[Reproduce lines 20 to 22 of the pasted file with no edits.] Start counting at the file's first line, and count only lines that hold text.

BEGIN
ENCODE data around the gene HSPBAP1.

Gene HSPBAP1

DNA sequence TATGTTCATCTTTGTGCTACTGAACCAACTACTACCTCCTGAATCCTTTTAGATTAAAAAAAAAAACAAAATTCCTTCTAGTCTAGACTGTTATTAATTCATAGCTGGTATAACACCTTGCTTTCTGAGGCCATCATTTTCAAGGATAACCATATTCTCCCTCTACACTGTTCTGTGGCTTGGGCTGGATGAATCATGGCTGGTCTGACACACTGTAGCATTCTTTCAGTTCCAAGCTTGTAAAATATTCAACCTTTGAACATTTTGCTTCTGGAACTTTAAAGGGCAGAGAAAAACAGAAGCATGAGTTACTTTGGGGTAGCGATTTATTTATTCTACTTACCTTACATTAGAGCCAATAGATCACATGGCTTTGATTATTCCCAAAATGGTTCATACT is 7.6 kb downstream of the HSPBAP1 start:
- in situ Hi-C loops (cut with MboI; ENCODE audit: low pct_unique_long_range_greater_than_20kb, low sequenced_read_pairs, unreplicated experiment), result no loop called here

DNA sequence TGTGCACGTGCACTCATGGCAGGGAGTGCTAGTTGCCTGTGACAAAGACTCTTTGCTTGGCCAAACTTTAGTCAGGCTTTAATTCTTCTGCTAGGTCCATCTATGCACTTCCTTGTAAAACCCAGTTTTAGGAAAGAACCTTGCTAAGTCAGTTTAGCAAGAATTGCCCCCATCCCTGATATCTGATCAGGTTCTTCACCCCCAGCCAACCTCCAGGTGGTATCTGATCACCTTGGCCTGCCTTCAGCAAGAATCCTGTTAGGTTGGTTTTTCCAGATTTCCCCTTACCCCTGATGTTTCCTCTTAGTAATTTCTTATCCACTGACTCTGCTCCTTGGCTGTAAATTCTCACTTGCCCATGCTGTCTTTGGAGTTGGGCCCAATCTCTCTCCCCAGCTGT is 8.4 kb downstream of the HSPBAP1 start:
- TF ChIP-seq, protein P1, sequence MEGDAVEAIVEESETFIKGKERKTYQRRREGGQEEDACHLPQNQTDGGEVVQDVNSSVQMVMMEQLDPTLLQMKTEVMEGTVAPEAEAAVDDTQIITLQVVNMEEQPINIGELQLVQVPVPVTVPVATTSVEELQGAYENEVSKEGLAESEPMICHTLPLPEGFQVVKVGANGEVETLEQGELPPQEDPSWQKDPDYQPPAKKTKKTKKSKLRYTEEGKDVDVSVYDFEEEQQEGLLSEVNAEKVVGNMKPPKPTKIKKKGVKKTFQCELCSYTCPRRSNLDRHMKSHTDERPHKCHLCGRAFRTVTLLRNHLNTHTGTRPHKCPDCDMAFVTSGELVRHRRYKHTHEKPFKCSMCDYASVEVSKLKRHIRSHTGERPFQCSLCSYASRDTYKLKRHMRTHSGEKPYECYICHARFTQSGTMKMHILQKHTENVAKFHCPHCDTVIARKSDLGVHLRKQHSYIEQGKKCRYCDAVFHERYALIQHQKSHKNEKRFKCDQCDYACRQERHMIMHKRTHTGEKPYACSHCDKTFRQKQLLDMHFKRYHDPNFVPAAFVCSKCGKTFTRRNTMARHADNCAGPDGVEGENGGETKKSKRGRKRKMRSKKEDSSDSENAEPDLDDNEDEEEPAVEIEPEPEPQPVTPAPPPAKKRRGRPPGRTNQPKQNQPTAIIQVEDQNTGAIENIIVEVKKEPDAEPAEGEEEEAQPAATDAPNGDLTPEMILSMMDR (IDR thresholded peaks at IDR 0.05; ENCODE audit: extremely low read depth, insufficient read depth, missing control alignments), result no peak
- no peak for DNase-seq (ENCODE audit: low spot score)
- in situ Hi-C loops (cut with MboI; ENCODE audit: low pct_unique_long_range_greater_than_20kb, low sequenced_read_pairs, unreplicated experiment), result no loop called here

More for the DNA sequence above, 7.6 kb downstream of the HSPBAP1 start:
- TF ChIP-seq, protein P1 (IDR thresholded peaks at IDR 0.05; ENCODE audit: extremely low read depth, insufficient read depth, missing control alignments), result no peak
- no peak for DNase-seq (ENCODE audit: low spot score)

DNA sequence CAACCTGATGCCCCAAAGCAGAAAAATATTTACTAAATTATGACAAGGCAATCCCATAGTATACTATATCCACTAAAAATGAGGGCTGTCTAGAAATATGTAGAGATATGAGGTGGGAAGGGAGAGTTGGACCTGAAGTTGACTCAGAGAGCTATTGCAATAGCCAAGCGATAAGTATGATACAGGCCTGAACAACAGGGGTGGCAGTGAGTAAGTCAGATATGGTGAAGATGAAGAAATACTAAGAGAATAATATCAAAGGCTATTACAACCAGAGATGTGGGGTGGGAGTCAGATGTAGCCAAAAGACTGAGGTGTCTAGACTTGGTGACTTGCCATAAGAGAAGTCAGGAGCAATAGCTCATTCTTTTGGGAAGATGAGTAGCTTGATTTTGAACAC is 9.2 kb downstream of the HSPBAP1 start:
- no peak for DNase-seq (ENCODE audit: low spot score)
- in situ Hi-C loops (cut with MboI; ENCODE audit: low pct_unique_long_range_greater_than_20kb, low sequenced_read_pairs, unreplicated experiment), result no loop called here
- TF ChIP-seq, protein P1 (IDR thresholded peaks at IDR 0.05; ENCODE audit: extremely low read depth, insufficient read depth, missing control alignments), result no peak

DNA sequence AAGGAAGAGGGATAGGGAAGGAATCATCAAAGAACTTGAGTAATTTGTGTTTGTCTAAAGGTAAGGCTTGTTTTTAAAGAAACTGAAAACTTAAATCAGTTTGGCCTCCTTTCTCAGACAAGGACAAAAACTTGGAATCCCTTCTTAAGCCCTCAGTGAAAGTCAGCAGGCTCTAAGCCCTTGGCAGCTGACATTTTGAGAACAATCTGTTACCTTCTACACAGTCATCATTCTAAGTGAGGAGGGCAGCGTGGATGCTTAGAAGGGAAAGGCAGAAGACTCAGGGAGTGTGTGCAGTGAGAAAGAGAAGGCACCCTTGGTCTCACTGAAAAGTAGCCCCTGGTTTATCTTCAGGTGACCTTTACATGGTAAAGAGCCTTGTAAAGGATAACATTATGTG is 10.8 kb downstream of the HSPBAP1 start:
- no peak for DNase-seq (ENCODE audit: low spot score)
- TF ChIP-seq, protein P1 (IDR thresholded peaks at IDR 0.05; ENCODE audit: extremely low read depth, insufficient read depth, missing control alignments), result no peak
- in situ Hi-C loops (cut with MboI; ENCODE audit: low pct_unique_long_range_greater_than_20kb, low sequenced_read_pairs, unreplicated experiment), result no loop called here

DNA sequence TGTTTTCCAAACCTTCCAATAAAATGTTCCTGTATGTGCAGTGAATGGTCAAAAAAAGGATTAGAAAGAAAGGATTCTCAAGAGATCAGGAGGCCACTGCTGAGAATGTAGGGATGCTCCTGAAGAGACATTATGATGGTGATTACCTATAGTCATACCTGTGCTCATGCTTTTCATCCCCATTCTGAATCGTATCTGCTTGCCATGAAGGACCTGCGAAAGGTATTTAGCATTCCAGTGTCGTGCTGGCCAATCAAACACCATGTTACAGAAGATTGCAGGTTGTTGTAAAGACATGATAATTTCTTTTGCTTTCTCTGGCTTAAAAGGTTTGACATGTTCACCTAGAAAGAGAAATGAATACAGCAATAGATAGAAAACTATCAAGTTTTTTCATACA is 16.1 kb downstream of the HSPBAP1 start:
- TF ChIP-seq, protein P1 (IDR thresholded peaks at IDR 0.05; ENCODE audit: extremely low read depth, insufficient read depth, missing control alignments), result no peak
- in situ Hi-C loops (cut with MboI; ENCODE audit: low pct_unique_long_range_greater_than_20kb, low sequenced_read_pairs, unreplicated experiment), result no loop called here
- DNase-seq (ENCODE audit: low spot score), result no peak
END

DNA sequence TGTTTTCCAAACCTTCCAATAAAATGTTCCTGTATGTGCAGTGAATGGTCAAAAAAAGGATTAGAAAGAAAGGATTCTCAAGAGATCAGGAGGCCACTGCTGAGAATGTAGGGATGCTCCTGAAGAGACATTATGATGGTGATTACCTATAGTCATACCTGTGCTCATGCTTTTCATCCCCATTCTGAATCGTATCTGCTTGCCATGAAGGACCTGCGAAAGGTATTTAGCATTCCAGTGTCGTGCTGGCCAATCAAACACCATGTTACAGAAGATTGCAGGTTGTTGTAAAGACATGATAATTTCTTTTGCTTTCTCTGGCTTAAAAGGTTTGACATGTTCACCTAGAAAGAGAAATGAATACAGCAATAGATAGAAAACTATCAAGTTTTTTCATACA is 16.1 kb downstream of the HSPBAP1 start:
- TF ChIP-seq, protein P1 (IDR thresholded peaks at IDR 0.05; ENCODE audit: extremely low read depth, insufficient read depth, missing control alignments), result no peak
- in situ Hi-C loops (cut with MboI; ENCODE audit: low pct_unique_long_range_greater_than_20kb, low sequenced_read_pairs, unreplicated experiment), result no loop called here